Ancient description of vegetation largely confined to composition of species primarily of medicinal use and utilization in rituals. Ancient India had a rich tradition of life sciences. There are reviews relating to the knowledge of plant sciences in ancient India [1]. The study of plants in ancent India was mainly under two heads namely, 1. Plants utilized for medicinal purposes and 2. Plants relating to agriculture [1]. However, the study on description of plants and animals was not popular. Takshashila University encouraged the collection, identifying and description of plants found around Takshashila. The traditional medicine in India which is primarily plant based has description of several plant species occurring in different forest types. Though, the descriptions largely confined to medicinal properties and parts of the plants used.

1.2 Studies on plant systematics

Significant contribution to botany of India was made during the colonial period with a strong pursuit of harvesting botanical resources. There were several European botanists and explorers contributed to the knowledge of botanical resources of India. Van Rheede H. A. (17th Century) the then Dutch Governor of Cochin made an effort to scientifically document the wealth of plants and indigenous medical knowledge with the native Malabaris. He produced a well written book, ‘Hortus Malabaricus’ published during 1678–1693 [2]. This book contained scientific description and life size illustrations of about 742 native plants in Malabar (Kerala) and of which about 650 are of medicinal value. This book was used by several European botanists such as Linnaeus, De Candole, De Jussieu, Adanson, Blume and Wight to describe many species from India and Asia [3]. Some of the important names include, Johann Gerhard Koenig (1768) who made extensive collections from India, Robert Kydd (1787) who was instrumental in starting the Royal Botaical Gardens at Calcutta and Sir Joseph Hooker who wrote monumental book “Flora of British India” and Gamble and Fischer (1915-36) who wrote a comprehensive flora for the region of the presidency of Madras [4]. There were several Europeans who made collections and described many plant species from different parts of India. The development of science under colonial period is well described by Kochhar [4, 5]. Important component in development of plant science in India under colonial rule was establishment of botanical gardens not only in Calcutta but in several places across India with major focus on breeding and maintenance of economically important species from different colonial parts of southeast Asia.

1.3 Indian forest types

First systematic classification of Indian forest types was by Sir. H.G. Champion in 1936 which was later revised in the year 1968 by Champion H.G. and S.K. Seth [6]. They identified 16 major forest types based on rainfall and temperature (Table 1). Contemporaneously, the French Institute of Pondicherry (IFP; produced vegetation maps at the one million scale for peninsular India (by publishing 12 sheets between 1959 and 1973) in collaboration with Indian Council of Agricultural Research. Subsequently published six vegetation maps (scale 1: 250000) covering south and central Western Ghats region in collaboration with state forest departments of Karnataka, Kerala and Tamil Nadu [7, 8, 9, 10, 11, 12]. These maps were produced considering bioclimate of the region, floristic series (dominant species based on climax species, structural and floristic composition) of the forest types, limits of forest types, altitudinal zonation, degree of degradation of forests, relationships between different stages of succession and the potentiality of a disturbed forest to return to the climax. Since then there are studies to improve the classification of forest types considering the feasibility for the forest managers to manage their forests. Attempts have been made by the Forest Survey of India (FSI) to revisit different forest types and reassign the forest types based on ground survey [13] (Table 2). In 2014, Indian Council of Forestry Research and Education (ICFRE) has revisited Champion and Seth [6] forest type classification by rapid assessment mode.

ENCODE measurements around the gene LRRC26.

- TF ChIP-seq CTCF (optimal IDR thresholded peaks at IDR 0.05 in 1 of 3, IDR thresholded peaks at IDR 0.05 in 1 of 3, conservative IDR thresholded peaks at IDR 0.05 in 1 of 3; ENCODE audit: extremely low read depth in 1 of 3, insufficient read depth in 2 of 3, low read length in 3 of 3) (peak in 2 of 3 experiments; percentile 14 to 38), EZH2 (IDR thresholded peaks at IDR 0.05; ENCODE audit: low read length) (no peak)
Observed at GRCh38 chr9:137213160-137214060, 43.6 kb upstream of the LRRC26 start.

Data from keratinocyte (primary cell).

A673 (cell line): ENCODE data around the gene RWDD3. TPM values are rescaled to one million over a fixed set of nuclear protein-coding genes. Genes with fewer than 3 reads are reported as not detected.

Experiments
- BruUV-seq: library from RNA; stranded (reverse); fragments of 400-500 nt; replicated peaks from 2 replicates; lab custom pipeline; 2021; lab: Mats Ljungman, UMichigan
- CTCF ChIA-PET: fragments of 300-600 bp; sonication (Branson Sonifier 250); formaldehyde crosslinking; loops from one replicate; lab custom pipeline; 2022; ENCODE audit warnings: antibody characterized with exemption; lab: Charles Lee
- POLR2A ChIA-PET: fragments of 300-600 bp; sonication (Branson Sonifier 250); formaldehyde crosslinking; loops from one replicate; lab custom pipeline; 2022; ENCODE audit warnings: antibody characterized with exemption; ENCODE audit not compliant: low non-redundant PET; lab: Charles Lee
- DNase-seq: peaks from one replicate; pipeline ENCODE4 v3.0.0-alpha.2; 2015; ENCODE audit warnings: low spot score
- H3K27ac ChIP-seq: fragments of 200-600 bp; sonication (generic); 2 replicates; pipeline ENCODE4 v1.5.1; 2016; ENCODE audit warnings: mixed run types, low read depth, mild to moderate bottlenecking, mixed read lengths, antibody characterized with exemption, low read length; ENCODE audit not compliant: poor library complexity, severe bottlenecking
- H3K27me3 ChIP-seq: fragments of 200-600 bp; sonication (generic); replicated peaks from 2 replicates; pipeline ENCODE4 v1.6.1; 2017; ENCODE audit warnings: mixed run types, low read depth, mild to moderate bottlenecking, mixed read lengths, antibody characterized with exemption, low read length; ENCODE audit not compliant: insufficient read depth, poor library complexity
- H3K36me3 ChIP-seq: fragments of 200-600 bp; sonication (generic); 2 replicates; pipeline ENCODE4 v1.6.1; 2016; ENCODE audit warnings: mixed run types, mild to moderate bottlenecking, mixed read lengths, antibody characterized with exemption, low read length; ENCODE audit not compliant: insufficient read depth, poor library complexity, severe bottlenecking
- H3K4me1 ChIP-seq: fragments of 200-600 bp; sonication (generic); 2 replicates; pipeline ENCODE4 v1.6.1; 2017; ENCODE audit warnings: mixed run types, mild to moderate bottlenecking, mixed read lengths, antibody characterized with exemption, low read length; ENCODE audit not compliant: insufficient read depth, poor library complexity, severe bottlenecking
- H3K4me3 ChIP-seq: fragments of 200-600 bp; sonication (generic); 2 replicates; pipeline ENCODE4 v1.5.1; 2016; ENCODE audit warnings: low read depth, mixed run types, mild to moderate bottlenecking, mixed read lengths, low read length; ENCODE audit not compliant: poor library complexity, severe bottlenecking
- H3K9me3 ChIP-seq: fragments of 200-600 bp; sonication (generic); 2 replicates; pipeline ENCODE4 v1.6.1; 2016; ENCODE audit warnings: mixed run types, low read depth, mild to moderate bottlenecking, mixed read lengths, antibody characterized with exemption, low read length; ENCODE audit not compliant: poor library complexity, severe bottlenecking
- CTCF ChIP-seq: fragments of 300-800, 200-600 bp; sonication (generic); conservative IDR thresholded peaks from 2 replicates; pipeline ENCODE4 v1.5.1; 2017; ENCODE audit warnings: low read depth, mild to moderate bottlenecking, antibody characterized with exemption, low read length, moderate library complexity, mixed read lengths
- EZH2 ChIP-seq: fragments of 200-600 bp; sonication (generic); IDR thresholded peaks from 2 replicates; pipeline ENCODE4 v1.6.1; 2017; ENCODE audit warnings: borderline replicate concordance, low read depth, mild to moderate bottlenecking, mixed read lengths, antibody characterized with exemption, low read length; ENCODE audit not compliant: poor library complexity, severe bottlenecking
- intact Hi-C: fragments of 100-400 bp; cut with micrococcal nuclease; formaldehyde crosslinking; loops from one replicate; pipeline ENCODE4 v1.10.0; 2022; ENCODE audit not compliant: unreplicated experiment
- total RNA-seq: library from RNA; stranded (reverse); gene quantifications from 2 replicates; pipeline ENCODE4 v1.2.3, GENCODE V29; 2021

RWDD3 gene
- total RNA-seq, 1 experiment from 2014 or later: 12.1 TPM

Category 1: Moist Tropical Forests
Group 1: Tropical Wet Evergreen Forests
Sub group 1A: Southern Tropical Wet Evergreen ForestsIncludes giant evergreen forests, moist forests of Andamans, montane forests of southern India, west coast evergreen forests. Imortant species include Palaquium ellipticum, Cullenia exarillata, Vateria indica, Hopea sp., Dipterocarpus indicus, Calophyllum sp., Diospyros sp., Mesua ferrea.
Sub group 1B: Northern Tropical Wet Evergreen ForestsForests in Assam Valley, Upper Assam Valley Evergreen forests, Cachar evergreen forests (Dima Hasao district, Assam). Important species include Michelia montana, Mesua ferrea, Dysoxylon binecteriferum, Dipterocarpus sp., Shorea assamica, Litsea monopetala, Artocarpus chaplasha, Garcinia pedunculata.